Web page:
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Anticoagulation Therapy in Patients with Afib

Why: thrombotic embolization (clot formation) can occur with any forms of Afib (paroxysmal, persistent or permanent) due to blood stasis. The most likely clinical manifestation of Afib is ischemic stroke. Patients with Afib are generally put onto Anti-coag therapy to prevent the incidence of embolization and stroke

Impact of Anticoagulation:

Numerous trials have shown that for patients with moderate to high risk Afib, that warfarin significantly reduces the incidence of thromboemoblic events. For patients with low risk Afib, not enough studies have been done to determine if there is any added benefit to long term coagulation. Stroke risk decreases by ⅔ as compared to placebo.

Major Bleeding Risk:

The major risk to be concerned with with any form of anticoagulation is the increased risk of bleeding, especially with Intracranial hemorrhage which is the most serious complication of increased bleeding.

Risk Stratification of Afib patients for Major Bleeding Events

Condition Points
C Congestive Heart Failure 1
H Hypertension (140/90) 1
A Age >75 years 2
D Diabetes Mellitus Type 2 1
S2 Prior stroke or thromboembolic event 2
V Vascular disease (PAD, MI, Plaque) 1
A Age 65-75 1
Sc Sex (female) 1

Annual Stroke Risk

CHADS2-VASc Score Stroke Risk
0 0
1 1.3
2 2.2
3 3.2
4 4.0
5 6.7
6 9.8
7 9.6
8 ??
9 15.2

Anticoagulation Recommendations Based on CHADS2-VASc score

Score Risk Anticogulation Considerations
0 Low None or ASA ASA 75-325mg if using
1 Moderate Oral Anticoag or ASA Either Rivaroxaban or Dibigatran or Warfarin controlled to an INR of 2-3 or ASA 75-325mg per patient preference (weak recommendation for anticoag)
2+ High Oral Anticoag Either Rivaroxaban or Dibigatran or Warfarin controlled to an INR of 2-3 or ASA 75-325mg per patient preference (strong recommendation for Anticoag)

Most practitioners prefer the new modalities (rivaroxaban, dibigatran, apixaban) due to convenience, small decrease in the incidence of intracranial hemorrhage, and less dietary/drug interactions. However, the disadvantages include lack of an antidote and higher cost.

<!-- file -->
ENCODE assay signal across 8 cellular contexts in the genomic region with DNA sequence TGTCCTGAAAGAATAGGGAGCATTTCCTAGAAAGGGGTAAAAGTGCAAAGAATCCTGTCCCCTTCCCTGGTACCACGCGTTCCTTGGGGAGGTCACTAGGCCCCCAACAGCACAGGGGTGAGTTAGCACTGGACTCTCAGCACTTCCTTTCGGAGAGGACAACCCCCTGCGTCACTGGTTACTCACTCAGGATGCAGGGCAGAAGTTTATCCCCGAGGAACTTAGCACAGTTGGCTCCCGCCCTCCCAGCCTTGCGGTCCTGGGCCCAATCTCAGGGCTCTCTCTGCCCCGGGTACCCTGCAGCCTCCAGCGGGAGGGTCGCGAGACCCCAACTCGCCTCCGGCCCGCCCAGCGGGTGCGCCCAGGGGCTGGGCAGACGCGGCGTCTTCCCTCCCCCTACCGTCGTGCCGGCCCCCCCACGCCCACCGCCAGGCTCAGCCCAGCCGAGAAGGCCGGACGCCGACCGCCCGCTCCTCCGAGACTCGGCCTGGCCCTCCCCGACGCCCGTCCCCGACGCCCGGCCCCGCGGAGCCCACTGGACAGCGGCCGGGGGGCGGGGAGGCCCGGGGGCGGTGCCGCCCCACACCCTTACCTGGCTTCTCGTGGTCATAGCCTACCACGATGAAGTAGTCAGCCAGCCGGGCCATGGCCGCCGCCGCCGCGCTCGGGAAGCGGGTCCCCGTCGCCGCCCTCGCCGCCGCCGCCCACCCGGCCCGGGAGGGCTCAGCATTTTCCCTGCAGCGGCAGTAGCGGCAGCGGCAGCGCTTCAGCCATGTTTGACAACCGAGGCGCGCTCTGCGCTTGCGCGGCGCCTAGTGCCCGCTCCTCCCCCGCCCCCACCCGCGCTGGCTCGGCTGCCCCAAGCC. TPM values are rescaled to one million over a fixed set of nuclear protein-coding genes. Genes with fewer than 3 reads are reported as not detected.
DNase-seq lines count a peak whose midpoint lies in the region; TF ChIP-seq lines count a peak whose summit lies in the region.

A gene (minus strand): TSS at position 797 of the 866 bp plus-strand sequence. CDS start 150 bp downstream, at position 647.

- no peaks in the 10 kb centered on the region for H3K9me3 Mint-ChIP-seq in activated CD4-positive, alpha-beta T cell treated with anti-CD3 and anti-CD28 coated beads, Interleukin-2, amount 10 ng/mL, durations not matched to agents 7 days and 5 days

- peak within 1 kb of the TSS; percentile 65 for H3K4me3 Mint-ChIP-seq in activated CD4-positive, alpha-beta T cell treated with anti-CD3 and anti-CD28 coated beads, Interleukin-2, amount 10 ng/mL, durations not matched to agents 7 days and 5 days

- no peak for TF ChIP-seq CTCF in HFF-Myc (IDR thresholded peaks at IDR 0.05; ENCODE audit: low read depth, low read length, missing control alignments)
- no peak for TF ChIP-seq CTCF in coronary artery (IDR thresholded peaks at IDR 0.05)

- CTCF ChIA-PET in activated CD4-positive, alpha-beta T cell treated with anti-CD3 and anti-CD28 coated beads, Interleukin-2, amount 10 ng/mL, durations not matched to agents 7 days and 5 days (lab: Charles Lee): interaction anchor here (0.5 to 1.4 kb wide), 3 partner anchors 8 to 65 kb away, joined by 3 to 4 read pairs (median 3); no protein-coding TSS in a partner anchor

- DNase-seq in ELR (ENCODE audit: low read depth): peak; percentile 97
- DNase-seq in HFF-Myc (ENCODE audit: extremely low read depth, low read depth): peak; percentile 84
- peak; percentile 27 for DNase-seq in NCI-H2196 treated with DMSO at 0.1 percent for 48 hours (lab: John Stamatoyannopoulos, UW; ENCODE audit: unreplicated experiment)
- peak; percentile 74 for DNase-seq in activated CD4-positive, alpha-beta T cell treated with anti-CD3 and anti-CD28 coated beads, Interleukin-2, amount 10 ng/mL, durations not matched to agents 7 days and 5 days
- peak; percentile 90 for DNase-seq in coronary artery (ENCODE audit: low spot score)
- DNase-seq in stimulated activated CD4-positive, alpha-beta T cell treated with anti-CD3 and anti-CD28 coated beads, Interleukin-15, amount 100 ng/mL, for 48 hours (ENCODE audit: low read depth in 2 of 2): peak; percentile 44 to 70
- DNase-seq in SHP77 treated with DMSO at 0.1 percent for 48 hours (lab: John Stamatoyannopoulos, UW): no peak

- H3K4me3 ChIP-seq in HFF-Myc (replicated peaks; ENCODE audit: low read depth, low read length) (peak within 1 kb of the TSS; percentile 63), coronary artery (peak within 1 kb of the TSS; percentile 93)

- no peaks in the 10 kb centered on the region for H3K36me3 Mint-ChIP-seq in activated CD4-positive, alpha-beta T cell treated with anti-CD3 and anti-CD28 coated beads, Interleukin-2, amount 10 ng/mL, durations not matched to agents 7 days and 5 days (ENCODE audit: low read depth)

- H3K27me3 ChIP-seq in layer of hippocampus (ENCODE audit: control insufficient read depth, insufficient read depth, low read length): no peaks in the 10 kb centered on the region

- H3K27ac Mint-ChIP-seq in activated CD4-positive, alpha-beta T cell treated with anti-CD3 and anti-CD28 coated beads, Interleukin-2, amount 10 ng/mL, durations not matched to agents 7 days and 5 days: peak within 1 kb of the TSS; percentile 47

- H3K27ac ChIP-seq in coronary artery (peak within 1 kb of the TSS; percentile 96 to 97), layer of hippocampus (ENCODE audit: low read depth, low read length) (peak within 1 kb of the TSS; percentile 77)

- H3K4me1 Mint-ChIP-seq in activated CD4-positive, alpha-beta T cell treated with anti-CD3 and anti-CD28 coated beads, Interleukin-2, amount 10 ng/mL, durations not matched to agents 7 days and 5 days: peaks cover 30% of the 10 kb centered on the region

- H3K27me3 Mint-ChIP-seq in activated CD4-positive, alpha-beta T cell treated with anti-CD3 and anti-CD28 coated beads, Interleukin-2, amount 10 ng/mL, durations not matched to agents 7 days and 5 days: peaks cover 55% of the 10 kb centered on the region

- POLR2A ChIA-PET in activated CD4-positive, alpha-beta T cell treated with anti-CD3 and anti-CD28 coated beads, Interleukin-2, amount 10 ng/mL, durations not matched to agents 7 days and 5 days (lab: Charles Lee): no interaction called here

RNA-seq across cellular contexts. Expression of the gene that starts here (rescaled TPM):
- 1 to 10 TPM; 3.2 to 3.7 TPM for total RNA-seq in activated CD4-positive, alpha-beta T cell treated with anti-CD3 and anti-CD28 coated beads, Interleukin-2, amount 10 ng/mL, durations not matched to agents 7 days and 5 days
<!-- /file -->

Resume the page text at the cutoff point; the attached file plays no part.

Aspirin Monotherapy: The controversy

ASA use in low risk patients has not been very well addressed. The study to address this did find a 20% reduction in the risk of stroke, but these results were not statistically significant nor did they have a large sample size. ASA has been repeated shown to be inferior to Warfarin therapy in the prevention of thromboembolic events. Same has been shown for ASA plus Clopidogrel and ASA plus low dose Warfarin.

What is the Optimal antiplatElet and anticoagulant therapy in patients with oral anticoagulation and coronary StenTing (WOEST) trial was a randomized controlled trial (RCT) that investigated the ideal antithrombotic strategy in patients on OAC undergoing PCI.6 Patients scheduled to undergo PCI with a prior indication to continue OAC for at least one year were randomized to two antithrombotic strategies: double therapy, consisting of warfarin and clopidogrel 75 mg, or triple therapy, consisting of warfarin, clopidogrel 75 mg, and aspirin 80 mg.

Double therapy, which saw a significant reduction in the composite of death, myocardial infarction (MI), stroke, systemic embolism, target vessel revascularization, and stent thrombosis when compared to triple therapy

Triple Therapy had significant increase in risk of minor bleeding when compared with Double Therapy (skin and GIT bleeding)

There was no difference in Major Bleeding or Intracranial bleeding when comparing the 2 therapies

Registry data and the WOEST trial, these recommendations note that “clopidogrel plus [a vitamin K antagonist] appears to be the most sensible combination early after PCI in AF patients.”10 For now, it is prudent to avoid changing practice until these results are confirmed by larger trials,

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